[color=Green][size=1][b]Brad Wang - .NET Freelancer from China
    MSN: brad_wang_cn@hotmail.com
    Skype: brad_wang[/b][/size][/color]
  • WilliamRich1WilliamRich1 Posts: 5Member
    Please forgive me for cutting into your discussion...

    I'm in a situation where I'm sold on Visual Studio 2008 and VB.NET, but my organization is balking at providing SQL Server access. I know that an Access 2007 data-only database can be hosted on common server in the usual way and then connected to with a VB.NET app via ADO.NET. My question is if there is a SQL engine in the mix to be found? Can I send SQL queries to the Access back end?

    Thanks in advance for your time.

  • seancampbellseancampbell Pennsylvania, USAPosts: 684Member ✭✭✭
    http://www.programmersheaven.com/mb/VBNET/386345/386345/program-demonstrating-ms-access-database-manipulation/?S=B20000

    There is a link to a post I wrote to demonstrate how to manipulate data in an Access DB with the OleDB.OleCOnnection objects. You can supply a network path (\servernamedrive$foldersetc) to the Connection String and it will connect to the data, and you can execute SQL Queries against the data with the associated objects as well.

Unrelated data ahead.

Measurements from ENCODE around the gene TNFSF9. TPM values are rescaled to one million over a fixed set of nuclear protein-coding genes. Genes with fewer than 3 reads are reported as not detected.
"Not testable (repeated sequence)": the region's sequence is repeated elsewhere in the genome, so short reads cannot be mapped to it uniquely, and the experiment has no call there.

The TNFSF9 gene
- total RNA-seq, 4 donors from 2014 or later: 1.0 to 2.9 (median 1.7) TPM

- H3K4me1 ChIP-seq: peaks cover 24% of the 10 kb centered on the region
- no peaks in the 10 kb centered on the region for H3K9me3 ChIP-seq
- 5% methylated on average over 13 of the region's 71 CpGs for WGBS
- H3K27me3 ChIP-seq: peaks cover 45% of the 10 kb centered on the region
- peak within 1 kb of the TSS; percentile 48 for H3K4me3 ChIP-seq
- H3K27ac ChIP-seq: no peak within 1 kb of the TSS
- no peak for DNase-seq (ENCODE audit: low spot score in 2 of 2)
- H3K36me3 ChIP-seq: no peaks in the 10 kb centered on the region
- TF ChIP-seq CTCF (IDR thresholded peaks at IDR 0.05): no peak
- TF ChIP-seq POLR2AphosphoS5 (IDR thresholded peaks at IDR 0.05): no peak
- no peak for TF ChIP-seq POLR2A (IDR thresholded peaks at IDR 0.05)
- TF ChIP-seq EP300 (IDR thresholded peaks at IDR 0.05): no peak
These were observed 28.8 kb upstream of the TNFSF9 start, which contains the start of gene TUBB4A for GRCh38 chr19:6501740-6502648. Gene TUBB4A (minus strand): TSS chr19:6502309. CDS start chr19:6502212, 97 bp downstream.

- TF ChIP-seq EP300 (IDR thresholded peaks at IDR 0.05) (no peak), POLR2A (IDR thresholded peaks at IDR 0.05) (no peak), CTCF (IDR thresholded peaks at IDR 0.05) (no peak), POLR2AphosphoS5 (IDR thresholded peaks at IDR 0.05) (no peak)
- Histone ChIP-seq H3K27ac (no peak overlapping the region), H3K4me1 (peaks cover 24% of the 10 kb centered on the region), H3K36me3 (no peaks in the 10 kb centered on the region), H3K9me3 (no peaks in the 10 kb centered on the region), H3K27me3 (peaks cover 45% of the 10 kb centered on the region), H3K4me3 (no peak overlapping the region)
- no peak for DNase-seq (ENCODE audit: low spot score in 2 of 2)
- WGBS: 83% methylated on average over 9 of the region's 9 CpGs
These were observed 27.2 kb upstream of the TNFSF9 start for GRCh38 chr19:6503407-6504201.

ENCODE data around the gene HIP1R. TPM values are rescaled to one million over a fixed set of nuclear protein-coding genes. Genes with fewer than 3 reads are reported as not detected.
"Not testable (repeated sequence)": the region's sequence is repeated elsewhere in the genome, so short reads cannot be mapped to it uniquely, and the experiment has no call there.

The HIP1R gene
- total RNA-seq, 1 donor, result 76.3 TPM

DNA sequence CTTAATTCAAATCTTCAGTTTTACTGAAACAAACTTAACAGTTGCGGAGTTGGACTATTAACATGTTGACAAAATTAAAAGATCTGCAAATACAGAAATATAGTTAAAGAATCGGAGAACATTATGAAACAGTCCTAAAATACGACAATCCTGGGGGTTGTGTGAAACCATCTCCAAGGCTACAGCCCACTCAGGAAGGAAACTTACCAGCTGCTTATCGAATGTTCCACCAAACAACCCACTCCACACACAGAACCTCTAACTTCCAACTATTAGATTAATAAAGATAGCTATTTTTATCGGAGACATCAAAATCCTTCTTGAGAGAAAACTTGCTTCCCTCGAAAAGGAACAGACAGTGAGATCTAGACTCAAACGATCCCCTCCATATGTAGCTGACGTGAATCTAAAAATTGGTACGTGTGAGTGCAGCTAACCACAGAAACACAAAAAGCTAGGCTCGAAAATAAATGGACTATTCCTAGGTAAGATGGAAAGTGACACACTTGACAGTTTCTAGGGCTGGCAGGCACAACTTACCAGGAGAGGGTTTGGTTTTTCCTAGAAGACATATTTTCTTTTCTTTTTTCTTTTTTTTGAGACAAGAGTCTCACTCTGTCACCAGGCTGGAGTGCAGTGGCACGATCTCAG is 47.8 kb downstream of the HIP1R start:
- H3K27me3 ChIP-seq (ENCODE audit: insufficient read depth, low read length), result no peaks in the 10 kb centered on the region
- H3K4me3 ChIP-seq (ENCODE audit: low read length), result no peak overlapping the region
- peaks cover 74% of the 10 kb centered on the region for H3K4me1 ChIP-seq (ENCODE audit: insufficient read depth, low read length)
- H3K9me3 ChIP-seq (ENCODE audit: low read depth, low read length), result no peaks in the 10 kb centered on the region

Give it a peak, if you have any questions about it start a new thread.

    -Sean C
  • WilliamRich1WilliamRich1 Posts: 5Member
    Thank you Sean. I had grown fond of using Access 2003 to rapid protype but was very turned off by Access 2007. I like the idea of using all the flexiblity of VB.NET and Visual Studio yet get away with the light organizational foot print of slipping the back-end Access "data" database onto some unsuspecting managers server. Of course, having a proper SQL Server host is the way to go. Fortunately our workstations are well maintained and have the 3.5 framework. I'm sure when my Unix legacy product based company gets a taste of the modern .NET tools they will let me put together an de facto development group nad begin to build a new product support infrastructure.